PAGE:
A fisherman off the coast of Bonita Springs, Florida thinks he has a pretty nice catch. As he reels in a four-foot shark, his catch is stolen by an even bigger fish. A massive grouper pulls the shark
A massive grouper steals a four-foot shark from a fisherman's line off the coast of Florida.
TUCSON, AZ (Tucson News Now) -
Big improvements could be coming to the University of Arizona.
The Arizona Board of Regents is making its case to state lawmakers for one billion dollars in bond money for all three public universities.
The regents say the investment will be more than paid back through increased research grants and breakthroughs that will improve our lives.
The goal is to boost research efforts at each school.
In fact, by 2020, the regents want each university to double its research output, but that takes money.
Under the request, the University of Arizona would get $450 million.
Arizona State University would get $400 million.
Northern Arizona University would get $150 million.
The expectation is that for every one dollar the state invests in research infrastructure at the three universities, the return will be seven dollars.
The last time the state made such an investment was in 2003.
New research buildings with new laboratories went up at the University of Arizona.
The UA says the return then was 10-to-1, so the school expects to get 7-to-1 easily.
The university says when you increase research, you increase economic growth and grow your educated workforce.
The UA says those are two things industries like when they are looking to bring high-paying jobs to a city like Tucson.
The bond money would pay for new buildings and for renovating older ones.
The university says it would mean up t0 5,000 construction jobs in Tucson alone over the three or four years of construction.
"Research is a huge economic development engine. Research brings in federal dollars from out of state. So those are new dollars into the state of Arizona that go to pay staff salaries and have a multiplier effect on the economy. And then simply the construction on the new buildings themselves provides jobs," says UA Interim Vice President for Research Dr. Jennifer Barton.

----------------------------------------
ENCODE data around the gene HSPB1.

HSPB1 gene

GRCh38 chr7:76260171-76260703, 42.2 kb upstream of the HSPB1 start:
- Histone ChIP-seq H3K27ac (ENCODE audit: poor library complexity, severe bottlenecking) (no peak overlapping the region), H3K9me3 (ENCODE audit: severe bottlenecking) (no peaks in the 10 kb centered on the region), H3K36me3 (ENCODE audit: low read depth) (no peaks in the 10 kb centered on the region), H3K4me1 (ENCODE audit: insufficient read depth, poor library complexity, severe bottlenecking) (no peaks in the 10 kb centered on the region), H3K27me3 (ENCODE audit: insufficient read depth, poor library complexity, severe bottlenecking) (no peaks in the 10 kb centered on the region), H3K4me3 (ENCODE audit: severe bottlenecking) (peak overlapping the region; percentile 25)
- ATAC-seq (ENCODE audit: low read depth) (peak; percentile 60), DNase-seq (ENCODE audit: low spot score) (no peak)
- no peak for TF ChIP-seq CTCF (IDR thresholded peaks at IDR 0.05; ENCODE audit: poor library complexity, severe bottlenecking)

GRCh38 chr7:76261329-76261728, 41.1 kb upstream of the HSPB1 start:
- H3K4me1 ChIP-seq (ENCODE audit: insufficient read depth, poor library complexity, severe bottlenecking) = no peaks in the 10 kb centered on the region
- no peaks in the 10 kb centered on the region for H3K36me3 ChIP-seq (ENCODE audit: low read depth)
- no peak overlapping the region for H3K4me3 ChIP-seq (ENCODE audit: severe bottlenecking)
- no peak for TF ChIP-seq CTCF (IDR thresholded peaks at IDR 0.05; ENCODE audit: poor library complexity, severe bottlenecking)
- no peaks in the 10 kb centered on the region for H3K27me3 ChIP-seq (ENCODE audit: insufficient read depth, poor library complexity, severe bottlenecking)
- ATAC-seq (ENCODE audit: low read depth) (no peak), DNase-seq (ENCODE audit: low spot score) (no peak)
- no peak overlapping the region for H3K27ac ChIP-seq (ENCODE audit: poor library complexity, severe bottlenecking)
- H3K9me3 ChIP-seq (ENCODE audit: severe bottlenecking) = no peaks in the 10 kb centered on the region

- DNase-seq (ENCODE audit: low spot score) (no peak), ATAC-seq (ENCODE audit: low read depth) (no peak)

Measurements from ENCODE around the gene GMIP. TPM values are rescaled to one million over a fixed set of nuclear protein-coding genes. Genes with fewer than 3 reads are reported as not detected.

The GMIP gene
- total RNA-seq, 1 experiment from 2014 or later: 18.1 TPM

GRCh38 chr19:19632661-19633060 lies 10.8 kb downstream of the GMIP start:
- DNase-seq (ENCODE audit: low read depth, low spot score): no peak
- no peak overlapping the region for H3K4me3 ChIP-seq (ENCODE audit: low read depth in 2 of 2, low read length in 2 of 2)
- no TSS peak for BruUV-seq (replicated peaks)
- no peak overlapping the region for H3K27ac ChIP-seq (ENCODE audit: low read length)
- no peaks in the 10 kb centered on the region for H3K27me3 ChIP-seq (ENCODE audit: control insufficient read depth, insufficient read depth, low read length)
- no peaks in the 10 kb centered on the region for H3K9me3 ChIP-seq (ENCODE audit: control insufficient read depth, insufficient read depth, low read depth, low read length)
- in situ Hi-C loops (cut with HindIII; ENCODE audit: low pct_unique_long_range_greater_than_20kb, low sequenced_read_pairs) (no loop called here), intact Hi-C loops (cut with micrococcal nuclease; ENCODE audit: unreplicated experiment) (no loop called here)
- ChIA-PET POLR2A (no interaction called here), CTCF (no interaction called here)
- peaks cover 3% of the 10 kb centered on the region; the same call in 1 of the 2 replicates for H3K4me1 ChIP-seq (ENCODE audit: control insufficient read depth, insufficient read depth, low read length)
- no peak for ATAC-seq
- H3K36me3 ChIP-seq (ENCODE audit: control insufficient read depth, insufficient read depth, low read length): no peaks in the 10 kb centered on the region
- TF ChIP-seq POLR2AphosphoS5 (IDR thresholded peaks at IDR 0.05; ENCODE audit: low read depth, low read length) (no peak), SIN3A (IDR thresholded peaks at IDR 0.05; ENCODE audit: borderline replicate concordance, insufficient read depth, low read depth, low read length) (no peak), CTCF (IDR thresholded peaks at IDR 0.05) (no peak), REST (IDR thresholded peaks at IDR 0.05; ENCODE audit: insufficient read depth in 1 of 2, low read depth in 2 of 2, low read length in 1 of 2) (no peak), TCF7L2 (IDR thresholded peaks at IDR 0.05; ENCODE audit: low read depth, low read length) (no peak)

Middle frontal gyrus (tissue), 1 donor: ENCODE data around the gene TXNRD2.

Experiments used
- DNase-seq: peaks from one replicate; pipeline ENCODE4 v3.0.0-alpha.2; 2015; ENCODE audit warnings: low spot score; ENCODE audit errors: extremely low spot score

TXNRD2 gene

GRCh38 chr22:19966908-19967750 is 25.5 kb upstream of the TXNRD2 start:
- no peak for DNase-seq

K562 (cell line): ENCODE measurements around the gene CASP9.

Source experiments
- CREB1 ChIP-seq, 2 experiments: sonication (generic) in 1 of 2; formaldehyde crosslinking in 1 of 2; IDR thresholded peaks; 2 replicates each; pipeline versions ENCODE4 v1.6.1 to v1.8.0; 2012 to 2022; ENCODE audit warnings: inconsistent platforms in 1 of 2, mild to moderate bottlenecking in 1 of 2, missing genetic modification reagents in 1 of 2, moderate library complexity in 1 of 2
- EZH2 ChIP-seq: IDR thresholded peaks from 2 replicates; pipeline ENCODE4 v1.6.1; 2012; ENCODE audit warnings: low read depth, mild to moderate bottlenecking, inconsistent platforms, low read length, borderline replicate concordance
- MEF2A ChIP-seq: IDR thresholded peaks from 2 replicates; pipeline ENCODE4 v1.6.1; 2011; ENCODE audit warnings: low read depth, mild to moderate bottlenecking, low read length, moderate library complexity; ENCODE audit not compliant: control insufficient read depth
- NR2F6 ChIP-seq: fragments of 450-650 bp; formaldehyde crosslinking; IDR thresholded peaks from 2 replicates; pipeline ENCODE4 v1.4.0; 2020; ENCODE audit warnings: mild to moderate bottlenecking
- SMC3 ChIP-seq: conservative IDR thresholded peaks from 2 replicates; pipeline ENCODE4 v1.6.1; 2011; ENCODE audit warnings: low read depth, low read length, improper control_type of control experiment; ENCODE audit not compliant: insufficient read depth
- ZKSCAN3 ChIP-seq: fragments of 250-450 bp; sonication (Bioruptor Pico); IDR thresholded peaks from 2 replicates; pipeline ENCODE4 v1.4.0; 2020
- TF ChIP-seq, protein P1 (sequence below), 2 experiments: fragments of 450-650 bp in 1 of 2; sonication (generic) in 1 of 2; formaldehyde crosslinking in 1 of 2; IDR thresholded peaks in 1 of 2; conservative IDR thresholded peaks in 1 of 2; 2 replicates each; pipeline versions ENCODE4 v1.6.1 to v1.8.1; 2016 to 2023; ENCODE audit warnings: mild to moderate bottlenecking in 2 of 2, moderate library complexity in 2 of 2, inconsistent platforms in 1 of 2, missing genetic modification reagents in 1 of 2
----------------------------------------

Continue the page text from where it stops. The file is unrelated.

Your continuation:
Dr. Barton says UA research brought more than $632 million dollars into the economy last year.
If the state approves the bond, it's estimated that amount would climb to more than a billion dollars a year coming to Tucson from outside the state: From the federal government, from foundations and from industry.
However, it's not only about money.
There are also the practical benefits for Tucsonans.
Over the years we've reported on research done at the university that has had positive effects on our health, our lifestyles, even our wallets.
For much of Tucson, what goes on inside the laboratories at the University of Arizona might be a mystery.
However, whether you know it or not, what has been discovered there or developed there likely has affected your life in one way or another.
University research leads to discoveries.
It trains the workforce that employers are looking for, and it leads to the creation of products and services that improve our lives.
"Probably the clearest example of that is over in the our Health Sciences Center where we have people working on new drugs to treat cancer, new ways of preventing diabetics from having to undergo amputations, make their lives healthier. Over in our engineering college we have people who are working on new wireless devices to make things more convenient, keeping our lives more secure. Over in the College of Agriculture and Life Sciences we have people working on how to make crops more productive," says Dr. Barton.
She says that can help bring down food prices.
Here's how the UA's $450 million dollars would be used.
$386 million would go to new construction or building expansion.
$40 million would be used to renovate existing buildings.
Another $24 million would upgrade infrastructure to support all that.
If the state decides to issue the one-billion-dollar bond, Barton says construction in Tucson could begin as early as 2015.